Jan 22, 2021
For Joe Biden, Inauguration Day marks both a grim milestone in the Covid-19 pandemic and a new chapter in the United States’ response to it. On January 19th, the US surpassed 400,000 deaths related to the coronavirus. On January 20th, Biden was officially inaugurated as the president of the United States. However, the president and his team had little cause for merriment. The new administration was handed over a country struggling on three fronts: politically, financially, and in the midst of a global health pandemic.
President Biden refused to downplay the uphill battle that not only his administration but all citizens of the United States face, saying on Thursday: “Let me be very clear, things are going to continue to get worse before they get better,” “The memorial we held last night [to mark 400,000 American deaths] will not be our last one. The death toll will likely top 500,000 next month.”.
It seems that the newly sworn-in president is right. His comments come at the heels of worrying statistics: According to the Centers for Disease Control and Prevention, less than 18 million Americans have received a dose of the new vaccine; this contrasts starkly to the roughly 200,000 new cases of the virus that the United States is recording daily. Not to mention the nearly 25 million people that have been infected so far.
Biden addressed these statistics in a press conference on Thursday. He called the national vaccine roll-out a “dismal failure thus far, even as the S&P 500 stock market index rallied – at least partly due to hopes that the virus is being brought under control.
How will the new administration tackle the problem?
As part of his promise to “manage the hell” out of the pandemic, Biden is quick to begin. On his first day in the office, president Biden had already signed a string of executive orders and presidential directives aiming at curbing the spread of the virus and minimizing rates of infection. White House Press Secretary Jen Psaki outlined public health precautions for White House staff with mandatory masks, daily testing, and social distancing all in place as de jure defaults. Other plans that the president has outlined include:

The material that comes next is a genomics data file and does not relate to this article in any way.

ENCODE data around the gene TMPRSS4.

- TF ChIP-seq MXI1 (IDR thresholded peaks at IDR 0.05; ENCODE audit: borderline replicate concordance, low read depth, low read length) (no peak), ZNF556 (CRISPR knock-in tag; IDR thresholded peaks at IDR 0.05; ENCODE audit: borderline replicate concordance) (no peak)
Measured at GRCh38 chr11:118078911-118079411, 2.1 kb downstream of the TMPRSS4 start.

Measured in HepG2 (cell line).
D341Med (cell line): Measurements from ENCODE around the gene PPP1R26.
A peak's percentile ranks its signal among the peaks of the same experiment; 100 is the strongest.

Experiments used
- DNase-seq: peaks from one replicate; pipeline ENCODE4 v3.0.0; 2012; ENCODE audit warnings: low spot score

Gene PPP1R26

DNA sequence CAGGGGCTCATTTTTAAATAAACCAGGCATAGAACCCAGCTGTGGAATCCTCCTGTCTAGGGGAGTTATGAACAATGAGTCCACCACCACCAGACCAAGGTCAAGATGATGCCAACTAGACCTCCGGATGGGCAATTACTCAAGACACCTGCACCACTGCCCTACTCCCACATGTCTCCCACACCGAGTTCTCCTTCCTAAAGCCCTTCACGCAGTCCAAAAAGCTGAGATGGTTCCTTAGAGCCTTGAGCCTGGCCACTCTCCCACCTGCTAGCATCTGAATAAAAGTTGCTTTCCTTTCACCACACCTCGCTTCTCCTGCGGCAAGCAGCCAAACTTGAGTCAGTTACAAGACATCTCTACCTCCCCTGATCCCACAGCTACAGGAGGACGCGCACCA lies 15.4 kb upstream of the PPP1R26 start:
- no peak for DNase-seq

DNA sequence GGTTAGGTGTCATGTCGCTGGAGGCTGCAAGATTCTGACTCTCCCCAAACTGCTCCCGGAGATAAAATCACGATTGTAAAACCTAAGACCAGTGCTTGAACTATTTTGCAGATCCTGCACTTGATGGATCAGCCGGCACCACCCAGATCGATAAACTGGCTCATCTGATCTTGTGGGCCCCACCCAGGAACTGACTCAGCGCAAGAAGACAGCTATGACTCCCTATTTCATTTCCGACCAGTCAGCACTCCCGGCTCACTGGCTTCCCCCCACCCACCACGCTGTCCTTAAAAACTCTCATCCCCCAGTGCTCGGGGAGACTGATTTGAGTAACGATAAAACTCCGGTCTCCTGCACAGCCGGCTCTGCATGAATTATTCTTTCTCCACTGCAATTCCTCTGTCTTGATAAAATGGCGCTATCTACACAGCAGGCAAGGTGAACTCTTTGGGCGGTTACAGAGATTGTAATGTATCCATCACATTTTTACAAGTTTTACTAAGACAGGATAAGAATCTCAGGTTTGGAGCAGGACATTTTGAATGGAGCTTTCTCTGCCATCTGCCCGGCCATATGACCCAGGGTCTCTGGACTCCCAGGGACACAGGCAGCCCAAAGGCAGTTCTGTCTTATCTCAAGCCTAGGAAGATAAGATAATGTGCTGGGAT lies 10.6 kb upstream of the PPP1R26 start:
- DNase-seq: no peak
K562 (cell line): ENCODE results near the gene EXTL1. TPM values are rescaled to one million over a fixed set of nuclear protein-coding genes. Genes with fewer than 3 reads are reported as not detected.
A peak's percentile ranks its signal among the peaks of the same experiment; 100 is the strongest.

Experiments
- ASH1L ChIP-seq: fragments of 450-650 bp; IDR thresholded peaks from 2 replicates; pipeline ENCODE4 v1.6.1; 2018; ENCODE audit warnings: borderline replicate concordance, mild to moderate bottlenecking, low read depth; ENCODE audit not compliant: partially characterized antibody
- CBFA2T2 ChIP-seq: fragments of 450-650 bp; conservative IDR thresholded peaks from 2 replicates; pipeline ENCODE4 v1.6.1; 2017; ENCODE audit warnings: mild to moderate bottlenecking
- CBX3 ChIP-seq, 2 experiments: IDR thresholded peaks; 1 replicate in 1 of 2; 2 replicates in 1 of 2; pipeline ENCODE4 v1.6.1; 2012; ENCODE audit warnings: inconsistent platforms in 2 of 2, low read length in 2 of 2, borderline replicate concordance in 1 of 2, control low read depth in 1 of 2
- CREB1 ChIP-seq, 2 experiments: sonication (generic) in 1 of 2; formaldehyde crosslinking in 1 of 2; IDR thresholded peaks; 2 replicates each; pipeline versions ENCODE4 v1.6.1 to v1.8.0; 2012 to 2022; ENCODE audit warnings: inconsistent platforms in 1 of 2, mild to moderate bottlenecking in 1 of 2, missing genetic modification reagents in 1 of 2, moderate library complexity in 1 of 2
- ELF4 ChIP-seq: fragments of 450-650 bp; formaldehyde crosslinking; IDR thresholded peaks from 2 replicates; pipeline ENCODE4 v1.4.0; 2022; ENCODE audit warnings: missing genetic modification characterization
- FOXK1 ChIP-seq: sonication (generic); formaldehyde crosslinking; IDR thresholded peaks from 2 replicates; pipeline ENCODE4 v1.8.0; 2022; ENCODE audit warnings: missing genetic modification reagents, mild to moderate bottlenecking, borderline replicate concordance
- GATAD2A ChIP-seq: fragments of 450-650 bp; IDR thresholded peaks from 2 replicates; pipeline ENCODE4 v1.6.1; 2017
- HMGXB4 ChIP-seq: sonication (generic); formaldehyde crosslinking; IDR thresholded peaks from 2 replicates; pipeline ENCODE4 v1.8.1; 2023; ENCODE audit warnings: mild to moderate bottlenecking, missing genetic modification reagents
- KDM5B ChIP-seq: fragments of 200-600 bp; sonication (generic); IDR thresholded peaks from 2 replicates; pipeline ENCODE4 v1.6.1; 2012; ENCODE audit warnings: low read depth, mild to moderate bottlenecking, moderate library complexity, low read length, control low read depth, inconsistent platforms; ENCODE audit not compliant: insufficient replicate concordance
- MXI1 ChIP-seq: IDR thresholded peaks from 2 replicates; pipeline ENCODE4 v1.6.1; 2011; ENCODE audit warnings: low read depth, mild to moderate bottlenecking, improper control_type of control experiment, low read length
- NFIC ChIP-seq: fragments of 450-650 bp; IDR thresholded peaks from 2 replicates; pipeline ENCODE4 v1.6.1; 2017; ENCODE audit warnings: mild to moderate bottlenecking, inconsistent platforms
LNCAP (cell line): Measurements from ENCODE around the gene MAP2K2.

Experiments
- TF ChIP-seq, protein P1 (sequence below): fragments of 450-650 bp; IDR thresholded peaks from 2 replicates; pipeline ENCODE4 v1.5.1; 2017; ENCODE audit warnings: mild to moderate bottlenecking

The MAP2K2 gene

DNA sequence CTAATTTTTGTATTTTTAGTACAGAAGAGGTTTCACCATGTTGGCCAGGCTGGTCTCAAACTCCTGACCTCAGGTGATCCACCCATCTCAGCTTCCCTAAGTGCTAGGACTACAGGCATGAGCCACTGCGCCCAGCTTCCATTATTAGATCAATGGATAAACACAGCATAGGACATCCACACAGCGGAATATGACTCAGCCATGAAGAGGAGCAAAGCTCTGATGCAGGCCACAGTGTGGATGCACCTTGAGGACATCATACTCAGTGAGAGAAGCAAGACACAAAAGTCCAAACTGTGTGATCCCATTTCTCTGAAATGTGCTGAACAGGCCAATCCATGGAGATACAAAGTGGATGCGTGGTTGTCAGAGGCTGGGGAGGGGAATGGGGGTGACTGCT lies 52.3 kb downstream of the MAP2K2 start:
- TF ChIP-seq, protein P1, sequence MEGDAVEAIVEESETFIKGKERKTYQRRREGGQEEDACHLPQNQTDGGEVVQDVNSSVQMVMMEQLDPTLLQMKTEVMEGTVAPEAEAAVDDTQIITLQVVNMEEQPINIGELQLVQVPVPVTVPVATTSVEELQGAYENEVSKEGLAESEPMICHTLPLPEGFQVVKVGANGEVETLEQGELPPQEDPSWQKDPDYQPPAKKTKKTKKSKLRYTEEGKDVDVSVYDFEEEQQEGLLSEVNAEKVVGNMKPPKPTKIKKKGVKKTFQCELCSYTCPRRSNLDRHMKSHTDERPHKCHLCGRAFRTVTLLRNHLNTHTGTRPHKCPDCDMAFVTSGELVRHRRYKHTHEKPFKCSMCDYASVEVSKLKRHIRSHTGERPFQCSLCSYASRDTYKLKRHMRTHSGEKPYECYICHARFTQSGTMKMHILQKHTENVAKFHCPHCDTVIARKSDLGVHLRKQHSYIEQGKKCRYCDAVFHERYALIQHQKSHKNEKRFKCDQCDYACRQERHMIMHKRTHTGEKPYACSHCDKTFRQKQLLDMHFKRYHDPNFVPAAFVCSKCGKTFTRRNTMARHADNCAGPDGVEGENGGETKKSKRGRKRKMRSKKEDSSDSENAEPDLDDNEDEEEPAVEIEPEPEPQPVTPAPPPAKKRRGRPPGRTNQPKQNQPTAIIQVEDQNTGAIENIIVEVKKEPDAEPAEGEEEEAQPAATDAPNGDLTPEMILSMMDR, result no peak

– Using the Defense Production Act to increase the availability of vaccine doses
– Regular Covid-19 briefings led by scientists
– The setting up of federally-run vaccination centers.
– Nationwide masking as well as mandatory masks on interstate travel by plane, train, and bus.
President Biden is signing a flurry of executive orders, actions and memorandums aimed at rapidly addressing the coronavirus pandemic and dismantling many of President Trump's policies. https://t.co/XHgzk8hBTx
— CNN (@CNN) January 22, 2021
The president also intends to ask Congress to spend $400 billion to kick-start his national COVID-19 response. The plan includes:
- $20 billion for a national vaccine program
- $50 billion to expand testing
- Funding 100,000 public health workers in contact tracing and vaccine distribution
- Expanding paid leave programs.
President Biden and his team are well aware of the daunting tasks that await them, but they are approaching the matter relentlessly. After all, Biden’s presidency rests entirely on his ability to eradicate COVID – 19. Knowing this, Biden commented, “History is going to measure whether we are up to the task.”